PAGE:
Abstract Artificial light at night (ALAN) is a recently acknowledged form of anthropogenic pollution of growing concern to the biology and ecology of exposed organisms. Though ALAN can have detrimental effects on physiology and behaviour, we have little understanding of how marine organisms in coastal areas may be impacted. Here, we investigated the effects of ALAN exposure on coral reef fish larvae during the critical recruitment stage, encompassing settlement, metamorphosis, and post-settlement survival. We found that larvae avoided illuminated settlement habitats, however those living under ALAN conditions for 10days post-settlement experienced changes in swimming behaviour and higher susceptibility to nocturnal predation. Although ALAN-exposed fish grew faster and heavier than control fish, they also experienced significantly higher mortality rates by the end of the experimental period. This is the first study on the ecological impacts of ALAN during the early life history of marine fish.  
  Address Institute for Pacific Coral Reefs, IRCP, 98729, Moorea, French Polynesia; PSL Research University: EPHE-UPVD-CNRS, USR3278 CRIOBE, BP 1013, 98729 Papetoai, Moorea, French Polynesia; Laboratoire d'Excellence “CORAIL”, Moorea, French Polynesia  
  Corporate Author Thesis  
  Publisher Place of Publication Editor  
  Language English Summary Language Original Title  
  Series Editor Series Title Abbreviated Series Title  
  Series Volume Series Issue Edition  
  ISSN 0025-326X ISBN Medium  
  Area Expedition Conference  
  Notes PMID:31426235 Approved no  
  Call Number GFZ @ kyba @ Serial (down) 2812  
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Author Rumanova, V.S.; Okuliarova, M.; Molcan, L.; Sutovska, H.; Zeman, M. url  doi
openurl 
  Title Consequences of low-intensity light at night on cardiovascular and metabolic parameters in spontaneously hypertensive rats (1) Type Journal Article
  Year 2019 Publication Canadian Journal of Physiology and Pharmacology Abbreviated Journal Can J Physiol Pharmacol  
  Volume 97 Issue 9 Pages 863-871  
  Keywords Animals; Ppar; blood pressure; circadian; circadien; insulin resistance; metabolism; metabolisme; recepteurs actives par les proliferateurs de peroxysomes; resistance a l'insuline; tension arterielle  
  Abstract Circadian rhythms are an inherent property of physiological processes and can be disturbed by irregular environmental cycles, including artificial light at night (ALAN). Circadian disruption may contribute to many pathologies, such as hypertension, obesity, and type 2 diabetes, but the underlying mechanisms are not understood. Our study investigated the consequences of ALAN on cardiovascular and metabolic parameters in spontaneously hypertensive rats, which represent an animal model of essential hypertension and insulin resistance. Adult males were exposed to a 12 h light – 12 h dark cycle and the ALAN group experienced dim light at night (1-2 lx), either for 2 or 5 weeks. Rats on ALAN showed a loss of light-dark variability for systolic blood pressure, but not for heart rate. Moreover, a gradual increase of systolic blood pressure was recorded over 5 weeks of ALAN. Exposure to ALAN increased plasma insulin and hepatic triglyceride levels. An increased expression of metabolic transcription factors, Pparalpha and Ppargamma, in the epididymal fat and a decreased expression of Glut4 in the heart was found in the ALAN group. Our results demonstrate that low-intensity ALAN can disturb blood pressure control and augment insulin resistance in spontaneously hypertensive rats, and may represent a serious risk factor for cardiometabolic diseases.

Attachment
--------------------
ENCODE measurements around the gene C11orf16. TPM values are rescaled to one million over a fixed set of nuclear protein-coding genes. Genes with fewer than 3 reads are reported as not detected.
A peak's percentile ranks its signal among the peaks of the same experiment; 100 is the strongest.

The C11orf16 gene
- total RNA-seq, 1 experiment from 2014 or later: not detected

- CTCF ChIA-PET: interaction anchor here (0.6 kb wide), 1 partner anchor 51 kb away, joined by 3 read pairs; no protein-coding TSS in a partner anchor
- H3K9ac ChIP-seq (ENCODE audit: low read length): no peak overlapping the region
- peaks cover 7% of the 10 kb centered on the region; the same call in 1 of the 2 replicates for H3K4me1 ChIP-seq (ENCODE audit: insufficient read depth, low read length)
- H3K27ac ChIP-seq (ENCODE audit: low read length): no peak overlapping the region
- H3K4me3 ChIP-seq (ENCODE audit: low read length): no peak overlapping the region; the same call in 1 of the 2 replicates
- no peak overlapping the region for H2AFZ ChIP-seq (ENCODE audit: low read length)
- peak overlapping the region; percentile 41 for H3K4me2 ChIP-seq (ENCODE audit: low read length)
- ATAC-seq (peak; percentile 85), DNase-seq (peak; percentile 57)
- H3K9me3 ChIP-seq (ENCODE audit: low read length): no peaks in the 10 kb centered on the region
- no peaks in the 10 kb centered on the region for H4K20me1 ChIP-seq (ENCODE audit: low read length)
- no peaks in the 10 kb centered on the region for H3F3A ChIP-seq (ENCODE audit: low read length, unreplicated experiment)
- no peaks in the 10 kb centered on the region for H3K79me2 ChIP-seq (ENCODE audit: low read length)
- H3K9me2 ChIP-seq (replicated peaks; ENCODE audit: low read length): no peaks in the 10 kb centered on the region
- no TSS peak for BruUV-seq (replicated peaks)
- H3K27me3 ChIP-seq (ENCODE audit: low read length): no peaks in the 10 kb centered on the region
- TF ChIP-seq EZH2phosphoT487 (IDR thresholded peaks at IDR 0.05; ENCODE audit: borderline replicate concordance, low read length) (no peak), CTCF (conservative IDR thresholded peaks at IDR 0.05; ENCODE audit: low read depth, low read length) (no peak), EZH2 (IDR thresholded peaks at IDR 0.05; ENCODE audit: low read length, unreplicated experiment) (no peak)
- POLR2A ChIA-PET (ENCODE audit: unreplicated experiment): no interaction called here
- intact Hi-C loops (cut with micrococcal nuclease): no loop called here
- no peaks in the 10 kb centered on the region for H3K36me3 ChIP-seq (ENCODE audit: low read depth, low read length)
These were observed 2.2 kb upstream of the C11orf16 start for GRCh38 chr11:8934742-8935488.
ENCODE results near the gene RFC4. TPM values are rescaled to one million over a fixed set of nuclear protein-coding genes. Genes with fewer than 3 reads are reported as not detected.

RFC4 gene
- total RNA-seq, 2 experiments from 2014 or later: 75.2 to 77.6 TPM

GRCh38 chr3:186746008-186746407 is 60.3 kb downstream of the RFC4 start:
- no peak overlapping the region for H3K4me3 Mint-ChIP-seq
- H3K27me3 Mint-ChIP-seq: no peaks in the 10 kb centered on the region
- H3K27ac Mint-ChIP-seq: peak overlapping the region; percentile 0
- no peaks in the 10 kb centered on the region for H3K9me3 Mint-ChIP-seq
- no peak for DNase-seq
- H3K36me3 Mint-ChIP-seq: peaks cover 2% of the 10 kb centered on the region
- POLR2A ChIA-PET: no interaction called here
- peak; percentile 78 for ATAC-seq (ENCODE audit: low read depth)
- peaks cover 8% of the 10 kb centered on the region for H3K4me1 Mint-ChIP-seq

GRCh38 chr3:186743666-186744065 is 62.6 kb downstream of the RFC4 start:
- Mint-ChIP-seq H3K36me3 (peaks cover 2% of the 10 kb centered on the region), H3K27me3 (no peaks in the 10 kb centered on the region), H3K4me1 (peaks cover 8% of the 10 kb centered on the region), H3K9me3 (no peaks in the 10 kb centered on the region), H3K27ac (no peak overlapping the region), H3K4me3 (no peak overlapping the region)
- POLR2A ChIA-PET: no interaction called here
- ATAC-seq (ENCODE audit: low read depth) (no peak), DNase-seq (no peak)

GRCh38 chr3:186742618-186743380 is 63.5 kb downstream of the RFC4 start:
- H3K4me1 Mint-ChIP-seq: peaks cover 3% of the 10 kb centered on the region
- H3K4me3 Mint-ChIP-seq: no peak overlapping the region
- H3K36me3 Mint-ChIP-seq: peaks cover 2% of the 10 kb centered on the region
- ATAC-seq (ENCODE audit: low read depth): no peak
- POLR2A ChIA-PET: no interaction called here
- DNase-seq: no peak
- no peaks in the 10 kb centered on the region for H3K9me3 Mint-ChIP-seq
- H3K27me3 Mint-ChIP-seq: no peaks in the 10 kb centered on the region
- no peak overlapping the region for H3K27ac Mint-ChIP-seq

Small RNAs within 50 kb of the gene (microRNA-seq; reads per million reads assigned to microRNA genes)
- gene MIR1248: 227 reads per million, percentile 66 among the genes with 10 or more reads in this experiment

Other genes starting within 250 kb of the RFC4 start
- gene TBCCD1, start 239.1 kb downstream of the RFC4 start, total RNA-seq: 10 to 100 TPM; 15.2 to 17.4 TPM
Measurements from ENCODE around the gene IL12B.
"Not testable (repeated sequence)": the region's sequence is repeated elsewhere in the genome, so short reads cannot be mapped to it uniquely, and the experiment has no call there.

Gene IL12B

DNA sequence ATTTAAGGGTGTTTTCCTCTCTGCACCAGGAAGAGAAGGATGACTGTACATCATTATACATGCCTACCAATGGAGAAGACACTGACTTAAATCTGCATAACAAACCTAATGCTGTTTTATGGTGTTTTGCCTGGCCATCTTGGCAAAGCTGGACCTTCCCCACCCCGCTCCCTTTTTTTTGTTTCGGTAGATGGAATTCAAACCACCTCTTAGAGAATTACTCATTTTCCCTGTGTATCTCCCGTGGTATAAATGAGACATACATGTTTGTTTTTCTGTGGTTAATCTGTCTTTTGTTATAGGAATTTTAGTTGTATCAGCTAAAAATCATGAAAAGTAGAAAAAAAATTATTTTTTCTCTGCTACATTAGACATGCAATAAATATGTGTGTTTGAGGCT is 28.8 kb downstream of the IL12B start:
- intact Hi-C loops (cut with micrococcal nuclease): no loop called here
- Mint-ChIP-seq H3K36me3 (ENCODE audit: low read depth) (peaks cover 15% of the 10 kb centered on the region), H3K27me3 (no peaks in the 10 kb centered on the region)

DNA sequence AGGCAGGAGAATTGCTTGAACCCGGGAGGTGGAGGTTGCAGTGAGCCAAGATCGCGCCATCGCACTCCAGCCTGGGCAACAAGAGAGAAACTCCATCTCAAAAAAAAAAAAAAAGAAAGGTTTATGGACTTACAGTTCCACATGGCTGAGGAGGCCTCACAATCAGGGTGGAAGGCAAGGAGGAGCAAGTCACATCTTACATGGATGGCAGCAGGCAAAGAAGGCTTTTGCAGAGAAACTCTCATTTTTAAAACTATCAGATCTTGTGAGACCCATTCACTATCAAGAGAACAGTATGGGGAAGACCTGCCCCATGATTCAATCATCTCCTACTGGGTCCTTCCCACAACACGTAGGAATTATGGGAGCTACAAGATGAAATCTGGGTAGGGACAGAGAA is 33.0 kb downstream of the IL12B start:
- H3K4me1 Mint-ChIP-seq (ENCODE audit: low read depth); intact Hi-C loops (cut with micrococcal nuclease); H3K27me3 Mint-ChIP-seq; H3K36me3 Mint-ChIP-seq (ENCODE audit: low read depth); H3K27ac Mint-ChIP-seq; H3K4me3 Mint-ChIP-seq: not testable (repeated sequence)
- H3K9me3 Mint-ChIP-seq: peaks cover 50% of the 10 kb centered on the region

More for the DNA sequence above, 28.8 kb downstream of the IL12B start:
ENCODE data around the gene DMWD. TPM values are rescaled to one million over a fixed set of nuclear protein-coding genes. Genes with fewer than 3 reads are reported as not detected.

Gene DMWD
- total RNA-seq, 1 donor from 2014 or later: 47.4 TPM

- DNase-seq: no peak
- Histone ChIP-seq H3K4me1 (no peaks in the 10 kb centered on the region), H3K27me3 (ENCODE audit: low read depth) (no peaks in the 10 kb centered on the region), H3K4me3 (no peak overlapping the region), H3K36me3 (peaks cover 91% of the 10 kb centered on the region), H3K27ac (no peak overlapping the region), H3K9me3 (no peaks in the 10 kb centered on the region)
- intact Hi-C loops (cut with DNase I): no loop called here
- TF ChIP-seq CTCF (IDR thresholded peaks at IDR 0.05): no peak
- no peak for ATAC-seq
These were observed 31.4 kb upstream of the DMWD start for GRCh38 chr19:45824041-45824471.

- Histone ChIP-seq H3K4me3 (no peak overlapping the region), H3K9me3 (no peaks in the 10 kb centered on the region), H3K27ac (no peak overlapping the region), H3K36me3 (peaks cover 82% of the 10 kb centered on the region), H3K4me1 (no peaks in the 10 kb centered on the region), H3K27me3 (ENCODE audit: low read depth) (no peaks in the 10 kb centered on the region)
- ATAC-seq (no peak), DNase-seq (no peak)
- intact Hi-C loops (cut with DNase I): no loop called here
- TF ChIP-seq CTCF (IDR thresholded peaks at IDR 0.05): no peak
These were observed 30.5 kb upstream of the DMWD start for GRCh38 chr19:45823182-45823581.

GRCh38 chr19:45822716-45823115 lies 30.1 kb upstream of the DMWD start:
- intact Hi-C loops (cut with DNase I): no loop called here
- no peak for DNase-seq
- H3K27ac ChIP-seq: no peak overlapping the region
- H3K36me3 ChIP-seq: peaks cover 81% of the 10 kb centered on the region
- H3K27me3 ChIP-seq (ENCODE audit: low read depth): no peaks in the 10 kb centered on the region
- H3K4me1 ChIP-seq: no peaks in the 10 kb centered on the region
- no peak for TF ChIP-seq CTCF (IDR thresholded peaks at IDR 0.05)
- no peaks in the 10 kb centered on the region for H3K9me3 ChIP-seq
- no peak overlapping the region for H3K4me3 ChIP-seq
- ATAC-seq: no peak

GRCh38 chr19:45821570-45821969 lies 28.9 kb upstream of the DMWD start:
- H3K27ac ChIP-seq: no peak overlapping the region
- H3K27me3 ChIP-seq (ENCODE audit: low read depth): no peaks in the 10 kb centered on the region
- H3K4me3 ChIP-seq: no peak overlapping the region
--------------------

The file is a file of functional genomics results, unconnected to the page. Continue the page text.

Address Department of Animal Physiology and Ethology, Faculty of Natural Sciences, Comenius University, Bratislava, Slovakia  
  Corporate Author Thesis  
  Publisher Place of Publication Editor  
  Language English Summary Language Original Title  
  Series Editor Series Title Abbreviated Series Title  
  Series Volume Series Issue Edition  
  ISSN 0008-4212 ISBN Medium  
  Area Expedition Conference  
  Notes PMID:31251886 Approved no  
  Call Number GFZ @ kyba @ Serial (down) 2811  
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Author Bará, S.; Rigueiro, I.; Lima, R.C. url  doi
openurl 
  Title Monitoring transition: Expected night sky brightness trends in different photometric bands Type Journal Article
  Year 2019 Publication Journal of Quantitative Spectroscopy and Radiative Transfer Abbreviated Journal Journal of Quantitative Spectroscopy and Radiative Transfer  
  Volume 239 Issue Pages 106644  
  Keywords Skyglow; Remote Sensing; Instrumentation  
  Abstract Several light pollution indicators are commonly used to monitor the effects of the transition from outdoor lighting systems based on traditional gas-discharge lamps to solid-state light sources. In this work we analyze a subset of these indicators, including the artificial zenithal night sky brightness in the visual photopic and scotopic bands, the brightness in the specific photometric band of the widely used Sky Quality Meter (SQM), and the top-of-atmosphere radiance detected by the VIIRS-DNB radiometer onboard the satellite Suomi-NPP. Using a single-scattering approximation in a layered atmosphere we quantitatively show that, depending on the transition scenarios, these indicators may show different, even opposite behaviors. This is mainly due to the combined effects of the changes in the sources' spectra and angular radiation patterns, the wavelength-dependent atmospheric propagation processes and the differences in the detector spectral sensitivity bands. It is suggested that the possible presence of this differential behavior should be taken into account when evaluating light pollution indicator datasets for assessing the outcomes of public policy decisions regarding the upgrading of outdoor lighting systems.  
  Address  
  Corporate Author Thesis  
  Publisher Place of Publication Editor  
  Language Summary Language Original Title  
  Series Editor Series Title Abbreviated Series Title  
  Series Volume Series Issue Edition  
  ISSN 0022-4073 ISBN Medium  
  Area Expedition Conference  
  Notes Approved no  
  Call Number GFZ @ kyba @ Serial (down) 2810